The almost-completed park connector along the north bank of Sungei Ulu Pandan is already being used by those on foot as well as those on wheels.
Temporary but clear signs read "shared track, keep left" and "give way to pedestrians". Except for a minority, the guidance is followed, resulting in an easy flow.
Users on one side of the track keep to their left, all moving in the same direction, while those on the other side do likewise and move in the opposite direction.
Whether on foot or on wheels, there is order and courtesy. Everyone can determine his own personal space and speed, so safe distancing is not a problem.
By contrast, on the south bank of Sungei Ulu Pandan during the peak hours in the morning and evening, and on weekends, chaos reigns.
A dividing line designates two-thirds of the track as part of the Park Connector Network, and one-third as a footpath indicated by the icon of a runner.
The result is that people on foot tend to confine themselves in the narrower section while those on wheels whizz along the wider park connector.
Whether on foot or on wheels, traffic flows within the allocated spaces in both directions. Whereas the narrower space for those on foot always results in a cramped and annoying experience, this is now a dangerous one due to the Covid-19 pandemic.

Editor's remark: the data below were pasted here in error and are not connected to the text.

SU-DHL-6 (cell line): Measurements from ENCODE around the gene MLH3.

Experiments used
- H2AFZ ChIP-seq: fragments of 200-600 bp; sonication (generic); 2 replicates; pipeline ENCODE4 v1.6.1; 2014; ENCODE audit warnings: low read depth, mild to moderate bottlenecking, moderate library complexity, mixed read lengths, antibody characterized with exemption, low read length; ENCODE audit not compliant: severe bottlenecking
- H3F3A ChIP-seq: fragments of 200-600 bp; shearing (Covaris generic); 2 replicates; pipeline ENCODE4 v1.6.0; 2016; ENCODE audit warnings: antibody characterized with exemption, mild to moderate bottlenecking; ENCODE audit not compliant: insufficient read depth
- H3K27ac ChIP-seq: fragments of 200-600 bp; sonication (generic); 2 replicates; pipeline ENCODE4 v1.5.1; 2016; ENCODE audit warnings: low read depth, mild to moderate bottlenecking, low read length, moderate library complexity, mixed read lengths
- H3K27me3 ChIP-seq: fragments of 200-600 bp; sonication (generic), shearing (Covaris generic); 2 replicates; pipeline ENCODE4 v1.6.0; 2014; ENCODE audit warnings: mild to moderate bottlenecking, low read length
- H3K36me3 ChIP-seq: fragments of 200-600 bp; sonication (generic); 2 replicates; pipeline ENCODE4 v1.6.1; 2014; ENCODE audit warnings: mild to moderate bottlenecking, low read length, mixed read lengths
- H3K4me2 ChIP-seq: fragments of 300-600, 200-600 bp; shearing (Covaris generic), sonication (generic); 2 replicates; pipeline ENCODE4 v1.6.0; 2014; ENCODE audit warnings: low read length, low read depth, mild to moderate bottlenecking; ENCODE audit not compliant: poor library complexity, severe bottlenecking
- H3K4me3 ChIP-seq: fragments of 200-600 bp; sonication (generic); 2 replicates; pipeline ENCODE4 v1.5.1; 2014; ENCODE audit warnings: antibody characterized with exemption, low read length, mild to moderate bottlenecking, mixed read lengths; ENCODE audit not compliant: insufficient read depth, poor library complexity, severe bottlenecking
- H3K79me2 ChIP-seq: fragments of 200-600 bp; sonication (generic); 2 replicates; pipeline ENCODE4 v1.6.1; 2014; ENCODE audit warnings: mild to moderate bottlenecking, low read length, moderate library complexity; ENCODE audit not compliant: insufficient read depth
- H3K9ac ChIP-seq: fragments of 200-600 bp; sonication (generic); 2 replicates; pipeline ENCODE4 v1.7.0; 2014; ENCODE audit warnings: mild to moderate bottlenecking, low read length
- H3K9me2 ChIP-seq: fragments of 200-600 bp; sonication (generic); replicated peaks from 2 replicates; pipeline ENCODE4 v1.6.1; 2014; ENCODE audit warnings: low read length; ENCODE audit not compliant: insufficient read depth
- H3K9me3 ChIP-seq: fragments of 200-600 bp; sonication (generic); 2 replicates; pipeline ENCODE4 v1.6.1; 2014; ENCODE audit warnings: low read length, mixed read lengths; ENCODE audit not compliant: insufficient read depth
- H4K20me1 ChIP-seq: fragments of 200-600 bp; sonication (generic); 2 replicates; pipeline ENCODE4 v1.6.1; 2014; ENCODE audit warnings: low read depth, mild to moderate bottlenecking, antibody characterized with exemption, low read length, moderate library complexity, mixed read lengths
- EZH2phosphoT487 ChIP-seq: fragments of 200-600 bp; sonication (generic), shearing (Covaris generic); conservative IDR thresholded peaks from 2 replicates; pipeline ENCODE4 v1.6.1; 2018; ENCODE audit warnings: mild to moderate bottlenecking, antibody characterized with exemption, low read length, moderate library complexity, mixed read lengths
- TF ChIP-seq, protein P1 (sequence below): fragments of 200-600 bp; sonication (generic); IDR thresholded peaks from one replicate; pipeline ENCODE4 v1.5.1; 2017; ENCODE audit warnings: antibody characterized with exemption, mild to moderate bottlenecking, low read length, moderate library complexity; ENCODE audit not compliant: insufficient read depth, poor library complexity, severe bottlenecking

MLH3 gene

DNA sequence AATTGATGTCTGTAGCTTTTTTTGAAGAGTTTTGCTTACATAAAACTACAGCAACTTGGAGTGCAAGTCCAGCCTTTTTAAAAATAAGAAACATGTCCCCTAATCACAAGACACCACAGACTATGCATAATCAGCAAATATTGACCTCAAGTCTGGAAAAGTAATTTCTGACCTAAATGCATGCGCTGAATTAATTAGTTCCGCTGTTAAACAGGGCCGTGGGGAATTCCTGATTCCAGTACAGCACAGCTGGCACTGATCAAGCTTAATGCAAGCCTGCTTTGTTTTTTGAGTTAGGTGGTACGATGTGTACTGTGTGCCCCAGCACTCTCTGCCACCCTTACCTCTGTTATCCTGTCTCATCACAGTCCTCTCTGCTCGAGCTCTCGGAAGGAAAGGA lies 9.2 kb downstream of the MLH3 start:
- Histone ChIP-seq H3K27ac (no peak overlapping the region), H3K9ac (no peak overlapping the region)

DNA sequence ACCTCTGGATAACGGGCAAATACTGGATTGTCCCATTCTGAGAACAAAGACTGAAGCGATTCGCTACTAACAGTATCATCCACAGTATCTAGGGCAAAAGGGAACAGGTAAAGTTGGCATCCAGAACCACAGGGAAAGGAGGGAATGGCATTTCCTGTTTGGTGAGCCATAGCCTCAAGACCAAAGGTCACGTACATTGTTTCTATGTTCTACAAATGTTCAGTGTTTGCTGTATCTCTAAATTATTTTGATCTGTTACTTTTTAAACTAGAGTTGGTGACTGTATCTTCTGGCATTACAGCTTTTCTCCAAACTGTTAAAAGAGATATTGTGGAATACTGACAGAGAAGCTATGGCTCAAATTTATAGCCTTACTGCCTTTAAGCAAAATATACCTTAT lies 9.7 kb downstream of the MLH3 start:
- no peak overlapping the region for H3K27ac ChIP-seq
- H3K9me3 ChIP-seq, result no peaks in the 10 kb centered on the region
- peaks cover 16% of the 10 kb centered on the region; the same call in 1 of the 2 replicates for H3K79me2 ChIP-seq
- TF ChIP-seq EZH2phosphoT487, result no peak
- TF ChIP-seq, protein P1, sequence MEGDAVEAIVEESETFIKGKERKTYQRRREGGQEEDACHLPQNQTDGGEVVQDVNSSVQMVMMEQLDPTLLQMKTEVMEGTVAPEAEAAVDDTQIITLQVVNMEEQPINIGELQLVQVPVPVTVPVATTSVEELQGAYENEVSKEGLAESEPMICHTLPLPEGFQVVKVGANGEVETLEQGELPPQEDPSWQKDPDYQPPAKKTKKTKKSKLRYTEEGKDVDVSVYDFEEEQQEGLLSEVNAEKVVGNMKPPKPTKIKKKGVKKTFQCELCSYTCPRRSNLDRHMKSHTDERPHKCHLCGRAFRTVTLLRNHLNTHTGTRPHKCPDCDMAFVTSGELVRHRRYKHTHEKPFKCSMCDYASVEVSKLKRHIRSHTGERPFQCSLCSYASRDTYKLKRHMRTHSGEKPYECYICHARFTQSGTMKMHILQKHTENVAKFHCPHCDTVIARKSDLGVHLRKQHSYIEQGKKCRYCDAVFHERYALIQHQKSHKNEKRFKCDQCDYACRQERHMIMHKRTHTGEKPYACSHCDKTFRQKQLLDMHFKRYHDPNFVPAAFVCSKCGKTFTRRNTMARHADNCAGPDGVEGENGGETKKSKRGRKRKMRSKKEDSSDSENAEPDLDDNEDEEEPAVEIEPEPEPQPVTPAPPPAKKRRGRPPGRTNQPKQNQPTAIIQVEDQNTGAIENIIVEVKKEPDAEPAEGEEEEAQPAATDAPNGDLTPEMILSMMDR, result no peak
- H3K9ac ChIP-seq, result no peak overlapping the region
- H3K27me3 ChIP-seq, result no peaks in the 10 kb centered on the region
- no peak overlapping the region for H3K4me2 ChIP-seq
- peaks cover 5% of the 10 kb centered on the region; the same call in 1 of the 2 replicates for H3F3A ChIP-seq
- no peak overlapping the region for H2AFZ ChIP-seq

Such forced proximity means there is no avoiding droplets from passing brisk walkers and runners panting heavily and moving in both directions.
Trying to keep a distance from others by venturing into the park connector is to risk collision with those on wheels.
If the demarcation is to remain, the wider berth should be given to those on foot who number more and are more vulnerable.
Better still, the relevant authorities should simply designate the whole track as a park connector, with the demarcation discarded altogether and replaced by a "keep left" guidance, which would lead to greater safety and enjoyment for all users.